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Kelly Stannard
Kelly Stannard

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How to plan an impactful git log

You have decided that you would rather have your git log be concise and informative than a minute-by-minute log of everything you did. But your commit log still doesn't feel as useful as it should be. Some changes seem random or unrelated to the commit message it was introduced in. Squashing everything is a chore.

Git provides you with some features for creating great messages that will even tie into a gitlab feature.

Step zero

Setup your gitconfig with the following.

  fu = commit -a --fixup
  fuh = commit -a --fixup HEAD
  sq = commit -a --squash
  sqh = commit -a --squash HEAD
  squash = "!f() { git rebase -i --autosquash ${1:-master}; }; f"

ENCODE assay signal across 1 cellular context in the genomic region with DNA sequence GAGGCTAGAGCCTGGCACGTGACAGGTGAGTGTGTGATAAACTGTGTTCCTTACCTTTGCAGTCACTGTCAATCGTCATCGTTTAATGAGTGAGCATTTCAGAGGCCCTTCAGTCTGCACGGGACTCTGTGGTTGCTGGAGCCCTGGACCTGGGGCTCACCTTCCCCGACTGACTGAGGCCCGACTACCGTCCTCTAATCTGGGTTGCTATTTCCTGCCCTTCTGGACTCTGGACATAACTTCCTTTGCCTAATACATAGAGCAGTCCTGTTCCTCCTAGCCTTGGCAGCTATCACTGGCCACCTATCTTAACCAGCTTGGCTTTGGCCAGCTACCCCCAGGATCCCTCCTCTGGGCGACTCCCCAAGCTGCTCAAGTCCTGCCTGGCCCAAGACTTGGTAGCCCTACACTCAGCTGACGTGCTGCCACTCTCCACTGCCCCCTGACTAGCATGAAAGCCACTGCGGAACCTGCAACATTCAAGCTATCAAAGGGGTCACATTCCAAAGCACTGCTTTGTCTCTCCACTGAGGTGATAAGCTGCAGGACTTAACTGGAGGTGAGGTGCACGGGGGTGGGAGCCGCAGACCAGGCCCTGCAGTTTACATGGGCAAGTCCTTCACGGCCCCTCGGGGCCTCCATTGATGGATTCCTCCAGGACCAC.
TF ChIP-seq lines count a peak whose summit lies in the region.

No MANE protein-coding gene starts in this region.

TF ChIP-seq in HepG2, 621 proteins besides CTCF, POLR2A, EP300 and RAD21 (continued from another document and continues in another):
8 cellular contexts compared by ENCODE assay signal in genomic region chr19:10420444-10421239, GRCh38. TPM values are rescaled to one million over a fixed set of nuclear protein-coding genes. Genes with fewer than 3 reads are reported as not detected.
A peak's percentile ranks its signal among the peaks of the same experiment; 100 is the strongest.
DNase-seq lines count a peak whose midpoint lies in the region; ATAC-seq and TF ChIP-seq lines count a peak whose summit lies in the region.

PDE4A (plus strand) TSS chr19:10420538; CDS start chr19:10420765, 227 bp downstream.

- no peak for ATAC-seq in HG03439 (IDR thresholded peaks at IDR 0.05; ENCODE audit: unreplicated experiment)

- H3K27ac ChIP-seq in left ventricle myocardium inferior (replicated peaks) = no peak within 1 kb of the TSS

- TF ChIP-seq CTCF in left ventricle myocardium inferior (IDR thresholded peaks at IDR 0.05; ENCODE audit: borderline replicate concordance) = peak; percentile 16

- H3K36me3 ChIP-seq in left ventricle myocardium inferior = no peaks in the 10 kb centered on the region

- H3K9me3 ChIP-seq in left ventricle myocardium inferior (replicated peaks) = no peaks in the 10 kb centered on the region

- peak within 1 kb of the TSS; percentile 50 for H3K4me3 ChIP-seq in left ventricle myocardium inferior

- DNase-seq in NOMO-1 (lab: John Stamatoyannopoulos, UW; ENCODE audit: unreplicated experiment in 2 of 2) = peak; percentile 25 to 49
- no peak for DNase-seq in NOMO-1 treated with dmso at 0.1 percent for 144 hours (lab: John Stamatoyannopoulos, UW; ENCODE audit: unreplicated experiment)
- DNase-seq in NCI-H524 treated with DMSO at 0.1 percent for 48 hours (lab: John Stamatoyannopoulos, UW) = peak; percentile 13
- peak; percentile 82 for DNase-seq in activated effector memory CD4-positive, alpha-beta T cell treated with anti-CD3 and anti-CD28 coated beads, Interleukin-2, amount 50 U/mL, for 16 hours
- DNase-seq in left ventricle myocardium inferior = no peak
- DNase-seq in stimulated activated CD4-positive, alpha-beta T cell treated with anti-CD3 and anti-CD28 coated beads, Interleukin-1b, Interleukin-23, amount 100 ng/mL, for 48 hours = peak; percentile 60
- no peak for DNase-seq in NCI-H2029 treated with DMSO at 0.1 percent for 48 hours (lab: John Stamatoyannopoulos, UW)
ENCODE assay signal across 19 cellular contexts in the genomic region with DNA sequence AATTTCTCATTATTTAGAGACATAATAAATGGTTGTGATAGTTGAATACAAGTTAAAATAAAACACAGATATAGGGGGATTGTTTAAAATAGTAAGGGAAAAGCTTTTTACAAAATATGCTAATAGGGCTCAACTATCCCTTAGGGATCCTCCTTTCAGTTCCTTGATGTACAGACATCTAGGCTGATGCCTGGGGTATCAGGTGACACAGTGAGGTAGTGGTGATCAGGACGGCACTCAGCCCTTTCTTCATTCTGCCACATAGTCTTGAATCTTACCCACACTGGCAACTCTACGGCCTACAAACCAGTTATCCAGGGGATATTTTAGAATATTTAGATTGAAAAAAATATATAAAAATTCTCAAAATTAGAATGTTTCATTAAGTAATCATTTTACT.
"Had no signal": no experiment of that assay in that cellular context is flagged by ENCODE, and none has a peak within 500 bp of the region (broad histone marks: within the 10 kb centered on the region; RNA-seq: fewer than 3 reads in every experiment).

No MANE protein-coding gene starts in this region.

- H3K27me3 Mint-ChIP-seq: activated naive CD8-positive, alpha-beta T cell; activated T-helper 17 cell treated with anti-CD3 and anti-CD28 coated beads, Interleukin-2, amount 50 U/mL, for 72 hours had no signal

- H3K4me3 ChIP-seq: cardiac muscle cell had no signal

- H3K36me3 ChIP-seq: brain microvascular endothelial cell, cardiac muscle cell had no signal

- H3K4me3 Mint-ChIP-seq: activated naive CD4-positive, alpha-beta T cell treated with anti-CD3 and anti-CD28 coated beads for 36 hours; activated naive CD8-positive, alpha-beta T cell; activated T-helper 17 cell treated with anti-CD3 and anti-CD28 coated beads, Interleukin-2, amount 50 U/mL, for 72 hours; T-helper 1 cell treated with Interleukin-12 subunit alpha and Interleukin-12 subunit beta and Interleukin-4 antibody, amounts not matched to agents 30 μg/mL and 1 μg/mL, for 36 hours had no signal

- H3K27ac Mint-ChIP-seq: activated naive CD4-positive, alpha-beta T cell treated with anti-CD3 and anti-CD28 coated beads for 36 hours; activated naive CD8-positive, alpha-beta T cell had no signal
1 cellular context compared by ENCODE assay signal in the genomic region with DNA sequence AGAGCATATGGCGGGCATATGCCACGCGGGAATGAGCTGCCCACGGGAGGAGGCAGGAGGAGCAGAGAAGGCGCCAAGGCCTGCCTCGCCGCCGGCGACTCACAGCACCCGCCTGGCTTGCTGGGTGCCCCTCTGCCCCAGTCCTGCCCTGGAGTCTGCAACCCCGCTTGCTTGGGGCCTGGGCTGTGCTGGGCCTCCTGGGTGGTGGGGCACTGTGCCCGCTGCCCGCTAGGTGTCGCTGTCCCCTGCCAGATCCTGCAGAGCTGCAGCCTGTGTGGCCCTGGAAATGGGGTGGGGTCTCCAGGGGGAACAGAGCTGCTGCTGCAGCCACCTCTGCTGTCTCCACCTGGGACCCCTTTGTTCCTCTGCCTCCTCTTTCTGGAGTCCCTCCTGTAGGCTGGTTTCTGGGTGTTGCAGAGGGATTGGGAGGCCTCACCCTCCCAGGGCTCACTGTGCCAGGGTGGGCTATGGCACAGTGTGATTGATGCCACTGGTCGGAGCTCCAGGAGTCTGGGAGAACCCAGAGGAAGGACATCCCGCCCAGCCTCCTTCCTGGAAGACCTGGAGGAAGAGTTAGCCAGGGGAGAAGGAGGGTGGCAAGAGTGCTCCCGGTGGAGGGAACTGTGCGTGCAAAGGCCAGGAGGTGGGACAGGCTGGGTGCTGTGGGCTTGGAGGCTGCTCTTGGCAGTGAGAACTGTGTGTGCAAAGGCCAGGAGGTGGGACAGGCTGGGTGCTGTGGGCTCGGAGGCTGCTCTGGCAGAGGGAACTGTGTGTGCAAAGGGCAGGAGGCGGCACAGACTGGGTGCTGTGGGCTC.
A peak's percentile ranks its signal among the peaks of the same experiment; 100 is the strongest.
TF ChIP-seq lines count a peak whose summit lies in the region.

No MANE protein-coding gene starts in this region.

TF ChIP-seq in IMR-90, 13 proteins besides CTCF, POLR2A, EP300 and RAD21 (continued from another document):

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Starting your work

Do some work and commit it with a message describing what the feature is.

When you make a decision or major change

Run git sqh and provide a message explaining your decision or change.

When you need to push or make some trivial changes

Run git fuh to commit without a message.

Multiple final commits

You may be working and need to make a change that is tangential to the feature and want to be considerate to future devs by splitting the work into multiple final commits. In this instance we will be using fu and sq.

git fu (commit)
git sq (commit)

When you are done with the feature

Run git squash to clean up the commit history. You will first be presented with the interactive rebase prompt and you probably wont need to do anything and just save and exit the prompt. Then you will be presented with a final commit message with the initial commit message and all the squash messages you made before and you can use all that information to write an informative commit message for future developers.


For more information read the documentation at man git-commit and man git-rebase.

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